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JDI’s WRD Intern reflects on his own experience and values

T. Smith

A few months ago, I used a ride-hailing service, and like any other customer, I figured that a conversation would ensue. I talked to my driver as I would talk to any stranger, pleasant but still skeptical of intention. My driver was complimenting me on all fronts. My hair, my aesthetic, my mode of speech, if he could see it, hear, it, smell it, or touch it, he was making it be known. Due to how little I hear these things about myself, I didn’t think much of what he was saying, as a matter of fact, I was flattered. My driver continued to tell me about how much he liked me, and how I looked, while also telling me about himself and the “rock star” life he lived. He made me feel comfortable enough to think it was just another man talking to me as a man, which I don’t really do too often as many of my friends are women. I engaged with my driver almost without problem, even as he drove me to his house, then took me through an alternative route just to get back to my final destination. I thought it was a little weird, but I didn’t want to make the situation uncomfortable. As long as he was taking me home, I felt that I was alright. My driver continued to flirt with me, coming on a bit stronger with every line I blushed at. Eventually, he was telling me about parts of himself, that you generally shouldn’t be talking about with anybody unless you’re engaging in a consensual sexual relationship with them. I was in no sense planning on doing that, the conversation became inappropriate so fast, and by the time our encounter was over, he had told me things I never should have known, and he shared something with me, I couldn’t give back.

When I, as a 6'7", black man of relatively built frame, cannot identify the situation I’ve been put in as clearly sexual harassment, it tells me that there is a large amount of work to be done to work on the ways we teach men and boys to understand their environments, and what sexual abuse, assault and other violence looks like, sounds like and acts like. As a gay man, I understood even less the ways sexual harassment could affect me in the ways that Patrick Letellier hints at in his piece Rape. Gay men don’t often talk about rape, but I do, I have to. In the last year I’ve adopted the motto “free the most marginalized communities and you free everyone else!”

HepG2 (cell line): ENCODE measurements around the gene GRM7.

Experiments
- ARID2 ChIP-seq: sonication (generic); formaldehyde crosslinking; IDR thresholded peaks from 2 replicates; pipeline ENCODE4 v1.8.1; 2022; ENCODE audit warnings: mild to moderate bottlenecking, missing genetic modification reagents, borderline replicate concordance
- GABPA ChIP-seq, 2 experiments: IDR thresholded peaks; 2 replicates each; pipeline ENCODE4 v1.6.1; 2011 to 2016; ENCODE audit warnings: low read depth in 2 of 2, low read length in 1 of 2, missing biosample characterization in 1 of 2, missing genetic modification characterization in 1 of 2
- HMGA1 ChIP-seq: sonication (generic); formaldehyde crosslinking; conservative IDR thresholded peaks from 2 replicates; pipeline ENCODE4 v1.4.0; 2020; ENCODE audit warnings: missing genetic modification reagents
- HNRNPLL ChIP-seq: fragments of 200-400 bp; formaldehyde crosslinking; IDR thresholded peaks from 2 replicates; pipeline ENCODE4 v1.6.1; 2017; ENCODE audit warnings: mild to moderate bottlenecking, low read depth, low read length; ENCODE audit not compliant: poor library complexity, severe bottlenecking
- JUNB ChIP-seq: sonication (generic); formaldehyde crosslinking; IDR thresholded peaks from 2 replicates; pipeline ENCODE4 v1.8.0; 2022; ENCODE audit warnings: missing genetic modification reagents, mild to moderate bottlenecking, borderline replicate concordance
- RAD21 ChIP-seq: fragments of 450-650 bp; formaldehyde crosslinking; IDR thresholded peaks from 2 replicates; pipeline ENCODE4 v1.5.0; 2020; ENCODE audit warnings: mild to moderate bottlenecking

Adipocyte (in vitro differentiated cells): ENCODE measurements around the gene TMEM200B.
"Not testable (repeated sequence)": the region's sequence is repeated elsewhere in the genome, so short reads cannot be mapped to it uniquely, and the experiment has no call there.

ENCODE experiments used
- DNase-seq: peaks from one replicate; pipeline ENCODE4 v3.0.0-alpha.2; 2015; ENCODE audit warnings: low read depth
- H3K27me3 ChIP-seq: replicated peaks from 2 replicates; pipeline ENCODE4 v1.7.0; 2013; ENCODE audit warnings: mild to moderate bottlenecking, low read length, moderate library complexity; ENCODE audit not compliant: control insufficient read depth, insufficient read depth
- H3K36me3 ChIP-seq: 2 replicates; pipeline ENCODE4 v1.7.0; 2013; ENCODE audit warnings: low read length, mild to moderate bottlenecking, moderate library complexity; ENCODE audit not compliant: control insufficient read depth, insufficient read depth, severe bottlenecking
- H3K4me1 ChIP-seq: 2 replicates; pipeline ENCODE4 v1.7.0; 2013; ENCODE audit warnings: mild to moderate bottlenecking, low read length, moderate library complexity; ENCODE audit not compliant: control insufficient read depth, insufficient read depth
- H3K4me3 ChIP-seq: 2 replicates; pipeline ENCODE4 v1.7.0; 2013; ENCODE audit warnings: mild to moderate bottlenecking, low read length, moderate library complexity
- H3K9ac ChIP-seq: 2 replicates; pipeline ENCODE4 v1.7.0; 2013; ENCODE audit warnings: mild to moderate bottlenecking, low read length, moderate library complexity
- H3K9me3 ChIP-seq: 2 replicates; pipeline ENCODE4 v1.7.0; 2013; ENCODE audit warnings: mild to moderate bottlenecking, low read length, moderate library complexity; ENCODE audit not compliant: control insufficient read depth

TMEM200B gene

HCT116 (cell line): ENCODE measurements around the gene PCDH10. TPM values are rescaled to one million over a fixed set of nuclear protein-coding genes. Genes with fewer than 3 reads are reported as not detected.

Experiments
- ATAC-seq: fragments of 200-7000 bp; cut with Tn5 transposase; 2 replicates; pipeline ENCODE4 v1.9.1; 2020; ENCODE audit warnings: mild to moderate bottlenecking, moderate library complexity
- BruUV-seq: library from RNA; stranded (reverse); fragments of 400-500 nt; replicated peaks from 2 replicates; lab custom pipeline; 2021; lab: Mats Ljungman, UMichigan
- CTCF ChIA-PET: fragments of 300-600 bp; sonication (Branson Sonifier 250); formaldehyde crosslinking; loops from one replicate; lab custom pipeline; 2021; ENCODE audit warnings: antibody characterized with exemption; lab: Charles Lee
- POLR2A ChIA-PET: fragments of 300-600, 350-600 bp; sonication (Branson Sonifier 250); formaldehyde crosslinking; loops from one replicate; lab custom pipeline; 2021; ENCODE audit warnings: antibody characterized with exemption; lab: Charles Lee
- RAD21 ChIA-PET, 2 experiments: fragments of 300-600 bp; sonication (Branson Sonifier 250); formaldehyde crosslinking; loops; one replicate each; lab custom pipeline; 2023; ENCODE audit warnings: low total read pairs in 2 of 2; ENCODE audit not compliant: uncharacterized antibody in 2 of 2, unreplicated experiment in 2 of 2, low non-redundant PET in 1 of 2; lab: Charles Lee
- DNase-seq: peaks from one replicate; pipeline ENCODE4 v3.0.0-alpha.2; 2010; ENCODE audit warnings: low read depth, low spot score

On the other hand, women are often taught to monitor their every move, in order to appease the men that they’re surrounded by. “Remember to keep silent when you’re in positions in which you can get a man in trouble.” “Stay away from men like him.” “Just calm down, it wasn’t that serious.” Similarly, society victim shames and blames people who were never expecting to be put in situations in which they would have to regret going out or deciding to make a friend or anything that was never presented as it concluded. And too often people turn away from the problem or worse yet joke about sexual assault and allow toxic ideas to flourish. What does it mean to tell someone to avoid rape? In order to avoid rape, you have to not be rapists, simply. There are paradoxes that lay within our society that allows for the perpetuation of sexual violence to persist. This is how rape culture works.

In order for us to fix these issues, we must fix the ideas that allow for dominance through force to be constituted as right/lawful and change the language and our actions towards the ways we address sexual abuse and other violence’s. We have to stop allowing rape culture to thrive and let consent culture arise. And as men we have to be part of this equation.